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Thursday, April 29, 2010

AGBU Montevideo Choir Performs for Gomidas Vartabed's Anniversary and
Major Multicultural Festival

AGBU Montevideo's polyphonic choir group, Grung, performed at two
moving concerts in November. The first concert, held on November 12,
honored the 140th birthday of Gomidas Vartabed. A priest and genocide
survivor, Gomidas Vartabed was a renowned musicologist who saved
several thousand Armenian folk songs from extinction and composed
music that reflected the deep feelings of the Armenian people. The
Montevideo concert took place at the Sodre "Nelly Goitiño" Auditorium,
with the Grung Choir performing under the direction of Maestro Alvaro

Conductor Daniel Magarian opened the show with a thoughtful
introduction in Armenian. He spoke about the choir's roots and
emphasized the value of Armenian singing and composing as a means of
preserving the ancient culture. Accompanying the 33-member choir were
flutist Ester Kouyoumdjian and Austrian-trained pianist Alejandro

The musicians played pieces ranging in style from popular to religious
and nationalist, along with a set composed by Gomidas Vartabed. A
group of a cappella singers also performed, and there were solos by
soprano Stella Capote Kordjian and tenor Diego Krikorian of songs "Lur
Knatz" and "Hairení Tashderum." As the concert came to a close, Grung
paid tribute to another legendary Armenian, poet Hovannes Tumanian,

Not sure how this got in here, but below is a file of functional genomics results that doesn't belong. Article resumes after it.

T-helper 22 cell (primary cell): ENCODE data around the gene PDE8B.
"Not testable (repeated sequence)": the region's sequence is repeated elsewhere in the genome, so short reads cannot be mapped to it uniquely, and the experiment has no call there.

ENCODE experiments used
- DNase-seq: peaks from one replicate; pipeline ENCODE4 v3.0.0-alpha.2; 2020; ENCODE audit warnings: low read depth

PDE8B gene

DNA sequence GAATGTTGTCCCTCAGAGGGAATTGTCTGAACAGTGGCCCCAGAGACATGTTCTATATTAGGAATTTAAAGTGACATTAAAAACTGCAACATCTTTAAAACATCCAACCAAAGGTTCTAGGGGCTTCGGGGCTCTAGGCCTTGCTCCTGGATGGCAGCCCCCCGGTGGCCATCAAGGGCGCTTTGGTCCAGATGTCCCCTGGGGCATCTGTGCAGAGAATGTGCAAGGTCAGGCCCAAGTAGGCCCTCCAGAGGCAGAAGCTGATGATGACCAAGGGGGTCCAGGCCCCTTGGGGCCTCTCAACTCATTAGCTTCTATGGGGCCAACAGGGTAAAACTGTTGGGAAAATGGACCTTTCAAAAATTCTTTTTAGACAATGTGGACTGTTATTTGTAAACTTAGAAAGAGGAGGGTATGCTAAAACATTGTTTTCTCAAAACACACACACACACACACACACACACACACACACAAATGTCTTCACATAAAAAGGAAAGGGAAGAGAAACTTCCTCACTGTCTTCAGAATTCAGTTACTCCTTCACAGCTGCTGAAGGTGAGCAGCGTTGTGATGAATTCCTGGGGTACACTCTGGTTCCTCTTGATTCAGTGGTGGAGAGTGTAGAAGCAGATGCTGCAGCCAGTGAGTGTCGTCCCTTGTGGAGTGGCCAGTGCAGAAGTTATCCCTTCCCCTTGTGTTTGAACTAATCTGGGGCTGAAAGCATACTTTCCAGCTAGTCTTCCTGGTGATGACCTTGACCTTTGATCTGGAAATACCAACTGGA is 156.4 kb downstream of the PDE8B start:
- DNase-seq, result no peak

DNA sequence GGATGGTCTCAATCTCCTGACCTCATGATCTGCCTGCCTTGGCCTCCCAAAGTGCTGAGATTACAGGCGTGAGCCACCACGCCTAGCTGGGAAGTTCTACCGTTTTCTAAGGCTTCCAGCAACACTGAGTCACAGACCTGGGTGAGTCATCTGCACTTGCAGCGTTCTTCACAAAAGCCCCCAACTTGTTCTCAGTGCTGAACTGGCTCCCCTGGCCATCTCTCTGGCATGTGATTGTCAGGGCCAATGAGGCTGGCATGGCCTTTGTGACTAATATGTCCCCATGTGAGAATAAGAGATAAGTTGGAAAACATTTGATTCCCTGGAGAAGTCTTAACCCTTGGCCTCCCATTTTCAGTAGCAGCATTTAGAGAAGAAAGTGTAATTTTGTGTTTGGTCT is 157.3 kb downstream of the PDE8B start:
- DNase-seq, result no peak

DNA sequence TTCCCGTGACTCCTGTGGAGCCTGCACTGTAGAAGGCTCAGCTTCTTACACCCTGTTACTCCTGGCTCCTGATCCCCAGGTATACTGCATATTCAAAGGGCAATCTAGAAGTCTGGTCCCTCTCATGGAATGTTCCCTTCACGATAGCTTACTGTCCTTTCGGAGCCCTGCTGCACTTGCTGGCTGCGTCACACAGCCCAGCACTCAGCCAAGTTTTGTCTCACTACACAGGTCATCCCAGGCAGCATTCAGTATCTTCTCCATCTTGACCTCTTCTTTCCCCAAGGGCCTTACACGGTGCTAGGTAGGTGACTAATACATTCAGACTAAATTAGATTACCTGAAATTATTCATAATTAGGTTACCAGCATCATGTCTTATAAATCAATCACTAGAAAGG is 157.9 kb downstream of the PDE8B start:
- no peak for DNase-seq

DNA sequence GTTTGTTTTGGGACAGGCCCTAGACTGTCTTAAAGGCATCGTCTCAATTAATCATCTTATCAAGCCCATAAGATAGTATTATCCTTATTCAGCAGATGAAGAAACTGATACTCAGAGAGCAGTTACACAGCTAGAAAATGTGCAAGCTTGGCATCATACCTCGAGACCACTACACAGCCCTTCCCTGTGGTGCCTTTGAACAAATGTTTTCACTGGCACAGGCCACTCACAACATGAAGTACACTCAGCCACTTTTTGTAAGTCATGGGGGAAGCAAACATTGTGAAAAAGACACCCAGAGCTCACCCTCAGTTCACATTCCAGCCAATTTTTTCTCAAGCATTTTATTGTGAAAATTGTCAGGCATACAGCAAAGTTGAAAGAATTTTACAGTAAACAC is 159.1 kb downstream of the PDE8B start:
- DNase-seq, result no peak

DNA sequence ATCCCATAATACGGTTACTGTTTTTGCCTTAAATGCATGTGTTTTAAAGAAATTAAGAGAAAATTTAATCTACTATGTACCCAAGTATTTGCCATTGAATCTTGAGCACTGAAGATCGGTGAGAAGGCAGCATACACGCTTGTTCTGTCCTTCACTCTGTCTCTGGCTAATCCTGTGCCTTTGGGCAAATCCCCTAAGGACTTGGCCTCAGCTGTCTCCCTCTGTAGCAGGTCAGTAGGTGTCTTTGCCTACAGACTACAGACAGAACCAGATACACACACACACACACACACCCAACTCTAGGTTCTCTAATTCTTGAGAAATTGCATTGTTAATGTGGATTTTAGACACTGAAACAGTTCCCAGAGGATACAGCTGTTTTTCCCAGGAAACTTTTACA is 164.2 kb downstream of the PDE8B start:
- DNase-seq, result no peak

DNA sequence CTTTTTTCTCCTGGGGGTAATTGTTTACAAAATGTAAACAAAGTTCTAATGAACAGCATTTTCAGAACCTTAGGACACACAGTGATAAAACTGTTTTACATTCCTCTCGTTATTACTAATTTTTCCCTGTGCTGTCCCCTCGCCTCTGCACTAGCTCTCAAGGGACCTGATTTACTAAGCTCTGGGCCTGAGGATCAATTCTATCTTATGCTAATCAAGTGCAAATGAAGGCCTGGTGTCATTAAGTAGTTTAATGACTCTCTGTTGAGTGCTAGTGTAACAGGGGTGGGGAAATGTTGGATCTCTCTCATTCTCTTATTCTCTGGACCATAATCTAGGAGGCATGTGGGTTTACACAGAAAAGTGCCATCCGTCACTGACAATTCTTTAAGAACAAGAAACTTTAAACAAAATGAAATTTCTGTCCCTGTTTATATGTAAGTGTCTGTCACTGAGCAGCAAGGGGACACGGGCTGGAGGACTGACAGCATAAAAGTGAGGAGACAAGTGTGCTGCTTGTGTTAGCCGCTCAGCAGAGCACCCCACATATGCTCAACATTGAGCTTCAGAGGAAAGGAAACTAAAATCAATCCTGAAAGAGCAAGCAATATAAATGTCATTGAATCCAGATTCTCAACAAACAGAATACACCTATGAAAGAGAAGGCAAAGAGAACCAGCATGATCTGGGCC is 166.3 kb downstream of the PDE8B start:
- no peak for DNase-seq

who, like Gomidas Vartabed, was born in 1869.

On the heels of this successful evening, Grung participated in the
Annual Festival of Choirs of Communities on November 22 at the Clara
Jackson de Heber College. With the intention of presenting an eclectic
mix of cultures, the festival included performances by choral groups
belonging to several ethnic communities living in Montevideo,
including those with Armenian, English, German, French, Spanish,
Italian, Israeli, Russian, Belarusian, Brazilian and Uruguayan
roots. The Grung choir impressed non-Armenian audience members, who
seemed to enjoy the immersion in Armenian music and culture.

Today, amid a busy schedule, Montevideo's choir group's biggest
ambition is to reach Armenia and finally perform in their motherland.

Established in 1906, AGBU ( is the world's largest
non-profit Armenian organization. Headquartered in New York City, AGBU
preserves and promotes the Armenian identity and heritage through
educational, cultural and humanitarian program, annually touching the
lives of some 400,000 Armenians around the world.
For more information about AGBU and its worldwide programs, please